Pencils and Pens: Look for products made with PCW and/or with wood certified by the Forest Stewardship Council (FSC). Good brands for this are Sanford’s Paper Mate Earthwrite Pencils and Dixon Ticonderoga pencils, as well as Wheely’s pens by Discas Recycled Products Corp.

Scissors, Rulers and Binders: Look for the “No PVC” symbol. Polyvinyl chloride is highly toxic and very polluting to produce. Keep an eye out for Dura Tech binders, Kleen Earth Recycled Stainless Steel Scissors by Acme United Corp, Envirogrip Recycled Scissors by Fiskars, Kleen Earth 12″ Recycled Plastic Rulers, Presstex or TuffStuff Recycled binders by ACCO.

Backpacks and lunchbags: Again, avoid PVC. Alternatives include recycled rubber, organic cotton, wool or help. Green Earth Office Supply, Hemp Sisters Inc. and EcoBags lunch bags are great brands (look at for more details).

Shoes and clothing: Buying organic cotton and hemp are the best bets for environmental responsibility. Hemp lasts far longer than cotton or just about any other material for clothing, but is often very expensive, as is organic cotton. Clothing is often of concern socially as well as environmentally, so it’s good to buy from sweatshop-free companies, such as American Apparel (, Red Wing Shoe Company, Timberland, New Balance, SweatX, Urban Rugby, Mina Wear, Ecolution and Patagonia. To totally go against the grain of commercial shoes, take a look at AdBusters’ Blackspot Sneaker, the anti-Nike shoe: metas/corpo/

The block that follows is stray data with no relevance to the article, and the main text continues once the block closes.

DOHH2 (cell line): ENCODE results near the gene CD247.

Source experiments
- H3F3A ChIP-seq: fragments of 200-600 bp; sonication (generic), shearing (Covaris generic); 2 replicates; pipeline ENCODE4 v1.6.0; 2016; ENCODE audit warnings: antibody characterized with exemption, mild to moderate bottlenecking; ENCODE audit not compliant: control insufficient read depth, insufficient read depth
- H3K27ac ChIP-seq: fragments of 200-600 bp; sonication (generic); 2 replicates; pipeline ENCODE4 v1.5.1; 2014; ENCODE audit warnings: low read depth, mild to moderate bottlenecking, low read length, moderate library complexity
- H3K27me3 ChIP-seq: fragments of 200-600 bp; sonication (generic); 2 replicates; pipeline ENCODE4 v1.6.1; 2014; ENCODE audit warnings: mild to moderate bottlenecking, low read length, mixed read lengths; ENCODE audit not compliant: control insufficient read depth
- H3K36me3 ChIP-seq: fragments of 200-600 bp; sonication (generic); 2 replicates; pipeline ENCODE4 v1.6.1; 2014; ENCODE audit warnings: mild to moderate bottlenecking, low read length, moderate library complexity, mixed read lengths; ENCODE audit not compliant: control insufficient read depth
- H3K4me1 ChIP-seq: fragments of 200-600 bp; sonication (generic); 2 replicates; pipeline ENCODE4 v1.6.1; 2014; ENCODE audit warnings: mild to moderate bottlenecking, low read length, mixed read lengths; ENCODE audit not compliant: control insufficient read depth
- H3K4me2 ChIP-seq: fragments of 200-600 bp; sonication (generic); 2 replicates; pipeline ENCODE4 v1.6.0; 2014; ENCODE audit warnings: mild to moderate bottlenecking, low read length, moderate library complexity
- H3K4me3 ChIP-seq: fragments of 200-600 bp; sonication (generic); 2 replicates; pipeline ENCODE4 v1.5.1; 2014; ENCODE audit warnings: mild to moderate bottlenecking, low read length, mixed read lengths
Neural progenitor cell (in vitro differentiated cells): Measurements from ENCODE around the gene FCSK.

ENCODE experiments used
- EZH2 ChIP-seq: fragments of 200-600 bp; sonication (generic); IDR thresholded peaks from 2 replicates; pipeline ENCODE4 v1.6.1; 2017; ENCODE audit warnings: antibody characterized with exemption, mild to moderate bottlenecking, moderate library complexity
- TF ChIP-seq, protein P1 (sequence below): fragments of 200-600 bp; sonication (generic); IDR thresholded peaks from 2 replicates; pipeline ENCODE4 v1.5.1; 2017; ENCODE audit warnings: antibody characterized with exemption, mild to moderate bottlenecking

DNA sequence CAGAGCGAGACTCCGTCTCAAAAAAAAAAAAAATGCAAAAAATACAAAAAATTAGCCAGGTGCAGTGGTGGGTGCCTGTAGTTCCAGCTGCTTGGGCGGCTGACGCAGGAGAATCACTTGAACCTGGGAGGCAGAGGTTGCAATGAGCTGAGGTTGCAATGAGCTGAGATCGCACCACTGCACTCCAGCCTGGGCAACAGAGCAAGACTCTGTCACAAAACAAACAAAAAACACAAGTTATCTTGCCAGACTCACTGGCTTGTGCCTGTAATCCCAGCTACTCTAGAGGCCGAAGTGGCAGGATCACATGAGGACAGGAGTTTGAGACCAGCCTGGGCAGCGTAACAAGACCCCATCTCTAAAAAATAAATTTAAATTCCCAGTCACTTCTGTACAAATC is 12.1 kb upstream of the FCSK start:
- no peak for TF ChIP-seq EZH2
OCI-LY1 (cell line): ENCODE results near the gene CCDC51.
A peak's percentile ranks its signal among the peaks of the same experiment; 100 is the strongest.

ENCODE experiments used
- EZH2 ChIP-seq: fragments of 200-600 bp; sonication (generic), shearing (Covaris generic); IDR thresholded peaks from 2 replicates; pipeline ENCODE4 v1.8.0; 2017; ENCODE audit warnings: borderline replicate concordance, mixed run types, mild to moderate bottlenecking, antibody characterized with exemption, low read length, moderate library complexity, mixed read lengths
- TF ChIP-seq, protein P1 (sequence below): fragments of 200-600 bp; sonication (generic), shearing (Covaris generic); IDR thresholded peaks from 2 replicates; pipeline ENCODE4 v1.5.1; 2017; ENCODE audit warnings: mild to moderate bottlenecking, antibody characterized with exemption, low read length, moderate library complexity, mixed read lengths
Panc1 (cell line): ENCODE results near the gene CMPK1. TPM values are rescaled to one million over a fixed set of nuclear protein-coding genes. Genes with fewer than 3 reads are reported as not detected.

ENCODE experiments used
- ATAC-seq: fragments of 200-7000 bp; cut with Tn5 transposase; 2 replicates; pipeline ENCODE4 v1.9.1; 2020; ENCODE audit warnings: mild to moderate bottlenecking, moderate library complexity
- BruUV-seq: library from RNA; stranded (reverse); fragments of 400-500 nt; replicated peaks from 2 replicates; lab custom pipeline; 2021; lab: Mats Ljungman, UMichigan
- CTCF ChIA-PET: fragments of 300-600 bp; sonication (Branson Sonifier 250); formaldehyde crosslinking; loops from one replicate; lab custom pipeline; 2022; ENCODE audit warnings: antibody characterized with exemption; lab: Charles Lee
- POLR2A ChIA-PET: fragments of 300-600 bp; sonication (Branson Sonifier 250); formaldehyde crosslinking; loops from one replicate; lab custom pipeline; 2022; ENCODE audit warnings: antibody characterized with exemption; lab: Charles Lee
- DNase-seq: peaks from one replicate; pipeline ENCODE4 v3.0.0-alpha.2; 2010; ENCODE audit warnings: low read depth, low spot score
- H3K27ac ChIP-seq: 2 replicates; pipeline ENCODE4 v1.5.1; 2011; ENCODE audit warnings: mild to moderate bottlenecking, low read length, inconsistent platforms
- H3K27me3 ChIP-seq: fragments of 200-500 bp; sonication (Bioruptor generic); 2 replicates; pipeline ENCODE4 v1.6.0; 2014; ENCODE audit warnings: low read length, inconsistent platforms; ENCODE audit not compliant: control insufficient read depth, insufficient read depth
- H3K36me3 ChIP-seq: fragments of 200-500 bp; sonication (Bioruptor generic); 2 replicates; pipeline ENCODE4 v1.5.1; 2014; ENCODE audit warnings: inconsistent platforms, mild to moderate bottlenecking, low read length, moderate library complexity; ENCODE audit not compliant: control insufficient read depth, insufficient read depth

blackspotsneaker. For a list of union-made products and companies, check out

White Out: Don’t buy it. White Out is highly toxic, flammable and can be fatal if inhaled in quantity. Instead, buy equally effective white tape, made by Post-It or Liquid Paper. ◆

When out shopping, look for the following…
Sheets, bedspreads – organic cotton
Rugs – recycled content
Pillows – organic cotton
Accessories (artwork, candles, frames etc.) – fair trade
Towels – organic cotton
Personal care – organic, all-natural, cruelty-free
Shower curtain – non-PVC
Organic cotton or hemp
Second-hand threads
TV and DVD—Energy Star label
Cell phone—recycle the old before buying the new
Batteries—NiMH rechargeables
Backpacks – hemp, recycled rubber, non-PVC
Desk, chair – used or sustainably harvested wood
Copy paper, notebooks – highest content post-consumer waste recycled
Pens and pencils –recycled materials
Computer – used or refurbished may suit your needs; or from responsible manufacturers; or a product that can handle your longer-term needs
Light bulbs – compact fluorescents